This arrangement was totally in keeping with Eddy’s style of directing a show that, said Tinsley, is very reliant on his feel and desire to respond to the performance differently from one night to the next. “He has to put his hands on the desk rather than program a time code-driven design where everything just happens automatically,” he explained.

The six partially pre-rigged Total Fabrications LAD moving light towers on the stage carried 18 MagicPanel-Rs while four overhead truss fingers housed further MagicPanels. Eddy, who took charge of Deftones’ lighting at the start of 2014, designed the show such that the flown rig mimicked what was achieved with the towers in Europe, while the rake of the fingers gave the flown elements the appearance of a cage above the band with the lights in close proximity to the musicians’ heads.

Between the floor and flown rigs, the other main fixtures on duty included Clay Paky’s A.Leda 20 B-Eye LED washes and Sharpy moving beam lights (mainly used by Eddy as spots), Martin MAC Aura XBs, Viper Profiles and Performances, and old school Atomic 3000 strobes and scrollers.  Conventionals such as Thomas 2- and 4-lite molefay units and Selecon fresnels, and Lycian followspots, along with a set of drapes and Electro Kabuki kit were also part of the touring package.


Entec stocks a wide variety of distros and buffer racks in different sizes that are specified depending on the scale of the job, and the responsibility of suggesting the most appropriate systems for clients generally falls to the company’s Will Wright and Peter ‘Pepper’ Schofield, the dimmers technician for the flown rig on the UK tour.

Schofield said: “I tend to choose the smallest configuration that we can work with so that we are maximising everyone else’s space, but I’ll factor in enough flexibility to cope with any additional production requirements on-site. We all have our personal preferences and there are certain boxes that I would want to take on a longer tour because of familiarity or efficiency, or both. For a Hammersmith Apollo show, we might take two buffer racks whereas for this one at Ally Pally, I have six.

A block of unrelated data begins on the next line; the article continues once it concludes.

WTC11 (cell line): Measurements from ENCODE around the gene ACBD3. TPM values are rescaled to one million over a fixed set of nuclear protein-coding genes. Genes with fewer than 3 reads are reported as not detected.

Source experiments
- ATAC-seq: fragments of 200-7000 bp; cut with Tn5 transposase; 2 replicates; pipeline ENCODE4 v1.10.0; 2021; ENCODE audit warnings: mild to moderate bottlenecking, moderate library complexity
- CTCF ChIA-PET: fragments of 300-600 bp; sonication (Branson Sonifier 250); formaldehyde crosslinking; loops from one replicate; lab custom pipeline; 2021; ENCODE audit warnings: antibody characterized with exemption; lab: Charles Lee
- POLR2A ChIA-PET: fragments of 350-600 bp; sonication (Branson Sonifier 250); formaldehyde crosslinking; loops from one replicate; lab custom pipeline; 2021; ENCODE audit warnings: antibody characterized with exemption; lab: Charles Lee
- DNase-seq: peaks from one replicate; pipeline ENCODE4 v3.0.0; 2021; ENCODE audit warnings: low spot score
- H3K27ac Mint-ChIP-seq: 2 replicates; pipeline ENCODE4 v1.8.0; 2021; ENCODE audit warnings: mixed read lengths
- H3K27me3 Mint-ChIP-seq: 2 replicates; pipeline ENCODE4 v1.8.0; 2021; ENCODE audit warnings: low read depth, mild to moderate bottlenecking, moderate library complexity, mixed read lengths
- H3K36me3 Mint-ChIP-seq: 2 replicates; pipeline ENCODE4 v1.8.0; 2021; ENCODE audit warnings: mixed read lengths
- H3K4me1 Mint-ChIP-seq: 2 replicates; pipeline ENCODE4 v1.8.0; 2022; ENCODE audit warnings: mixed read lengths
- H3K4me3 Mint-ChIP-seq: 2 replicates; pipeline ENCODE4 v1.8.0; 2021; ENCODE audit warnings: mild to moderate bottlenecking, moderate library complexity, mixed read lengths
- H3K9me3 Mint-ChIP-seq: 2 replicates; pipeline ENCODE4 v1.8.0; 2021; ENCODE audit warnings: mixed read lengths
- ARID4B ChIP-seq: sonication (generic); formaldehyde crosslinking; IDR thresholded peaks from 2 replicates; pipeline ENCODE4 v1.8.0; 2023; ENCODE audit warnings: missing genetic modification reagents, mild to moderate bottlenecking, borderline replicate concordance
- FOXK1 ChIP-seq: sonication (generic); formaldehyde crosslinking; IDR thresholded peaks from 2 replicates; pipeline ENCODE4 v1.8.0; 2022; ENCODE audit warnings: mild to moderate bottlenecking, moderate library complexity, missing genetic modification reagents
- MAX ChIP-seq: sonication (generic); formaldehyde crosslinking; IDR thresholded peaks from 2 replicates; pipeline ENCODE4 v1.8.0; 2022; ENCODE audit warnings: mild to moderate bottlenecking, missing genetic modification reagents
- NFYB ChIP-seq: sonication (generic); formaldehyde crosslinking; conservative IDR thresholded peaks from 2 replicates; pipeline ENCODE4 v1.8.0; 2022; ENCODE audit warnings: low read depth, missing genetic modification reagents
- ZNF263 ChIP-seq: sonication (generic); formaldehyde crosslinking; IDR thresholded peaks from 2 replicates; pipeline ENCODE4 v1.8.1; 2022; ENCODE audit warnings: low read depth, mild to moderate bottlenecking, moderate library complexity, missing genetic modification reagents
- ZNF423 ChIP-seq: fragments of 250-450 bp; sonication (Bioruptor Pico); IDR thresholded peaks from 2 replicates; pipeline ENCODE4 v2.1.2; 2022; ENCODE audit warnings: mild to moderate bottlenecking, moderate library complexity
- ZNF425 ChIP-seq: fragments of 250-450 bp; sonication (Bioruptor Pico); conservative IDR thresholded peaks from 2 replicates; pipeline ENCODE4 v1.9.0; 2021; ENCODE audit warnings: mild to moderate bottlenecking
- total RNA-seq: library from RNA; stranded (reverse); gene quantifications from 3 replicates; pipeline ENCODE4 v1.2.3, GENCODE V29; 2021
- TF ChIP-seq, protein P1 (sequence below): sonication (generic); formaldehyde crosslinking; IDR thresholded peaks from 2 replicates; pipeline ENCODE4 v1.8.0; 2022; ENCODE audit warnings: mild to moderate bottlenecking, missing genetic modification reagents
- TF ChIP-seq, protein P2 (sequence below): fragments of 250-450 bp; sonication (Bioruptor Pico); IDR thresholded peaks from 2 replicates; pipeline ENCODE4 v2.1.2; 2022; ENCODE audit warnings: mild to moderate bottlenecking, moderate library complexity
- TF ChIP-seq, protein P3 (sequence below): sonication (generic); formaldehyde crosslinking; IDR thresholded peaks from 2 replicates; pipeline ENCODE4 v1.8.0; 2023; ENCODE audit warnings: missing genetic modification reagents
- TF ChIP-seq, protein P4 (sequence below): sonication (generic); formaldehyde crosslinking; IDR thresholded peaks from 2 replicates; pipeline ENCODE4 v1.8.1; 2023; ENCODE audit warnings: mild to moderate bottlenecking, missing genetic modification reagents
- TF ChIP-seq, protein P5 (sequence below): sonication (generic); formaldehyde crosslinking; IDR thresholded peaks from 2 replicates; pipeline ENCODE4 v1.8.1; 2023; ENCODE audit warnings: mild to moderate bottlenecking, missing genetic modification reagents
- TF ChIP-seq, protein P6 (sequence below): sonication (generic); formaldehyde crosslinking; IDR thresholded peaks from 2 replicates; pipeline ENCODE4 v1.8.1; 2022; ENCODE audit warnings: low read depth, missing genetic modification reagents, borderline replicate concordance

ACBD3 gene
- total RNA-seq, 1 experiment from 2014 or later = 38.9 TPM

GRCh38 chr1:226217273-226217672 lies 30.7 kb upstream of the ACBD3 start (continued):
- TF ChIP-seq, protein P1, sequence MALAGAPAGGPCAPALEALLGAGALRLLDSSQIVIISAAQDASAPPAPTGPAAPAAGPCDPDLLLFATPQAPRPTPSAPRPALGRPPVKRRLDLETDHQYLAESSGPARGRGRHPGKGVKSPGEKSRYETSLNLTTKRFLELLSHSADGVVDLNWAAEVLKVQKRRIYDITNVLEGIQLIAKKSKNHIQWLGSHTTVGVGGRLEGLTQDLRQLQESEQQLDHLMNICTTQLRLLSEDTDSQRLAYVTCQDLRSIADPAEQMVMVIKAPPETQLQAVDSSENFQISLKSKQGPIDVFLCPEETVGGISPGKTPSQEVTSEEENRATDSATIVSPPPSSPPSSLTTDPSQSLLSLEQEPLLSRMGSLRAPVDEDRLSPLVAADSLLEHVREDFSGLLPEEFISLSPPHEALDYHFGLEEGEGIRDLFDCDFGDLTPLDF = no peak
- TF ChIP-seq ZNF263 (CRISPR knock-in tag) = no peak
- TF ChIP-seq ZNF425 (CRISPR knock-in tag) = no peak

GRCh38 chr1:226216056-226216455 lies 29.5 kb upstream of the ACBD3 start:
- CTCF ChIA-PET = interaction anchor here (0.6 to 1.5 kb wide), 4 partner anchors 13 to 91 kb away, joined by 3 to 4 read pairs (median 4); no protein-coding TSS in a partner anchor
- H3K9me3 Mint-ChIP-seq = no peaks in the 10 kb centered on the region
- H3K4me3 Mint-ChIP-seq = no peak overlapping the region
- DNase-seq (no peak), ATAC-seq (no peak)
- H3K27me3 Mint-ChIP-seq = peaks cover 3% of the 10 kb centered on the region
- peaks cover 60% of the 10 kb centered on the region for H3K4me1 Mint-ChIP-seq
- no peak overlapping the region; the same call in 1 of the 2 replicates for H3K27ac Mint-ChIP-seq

“Fibre is obviously at the top end of our snake systems; I might also go out with a copper system but on Deftones we have Cat-5. It all comes down to scale and type of application. We always try to build redundancy into our systems and have back-ups close to hand, so that if anything ever went wrong, we are completely prepared to act very quickly.”

Tinsley was once again very positive about the quality, style and delivery of Entec’s service. He commented: “Our experience of working with them on both these tours has been great. In all our dealings with Entec, they’ve responded well to our needs and really taken care of us right the way down the line. I have a lot of respect for them – they go the extra mile to make sure that our show is always what it needs to be.”

After completing their London show with the double-header encore of fan favourites ‘Rocket Skates’ and ‘Back To School’, Deftones hit the road for two additional UK shows at the O2 Apollo in Manchester and Glasgow’s SECC, and finishing their European leg with a pair of dates at Dublin’s Vicar Street before returning to America where they continue to tour throughout June and July.

Photography by Mark Cunningham & Adam Stevenson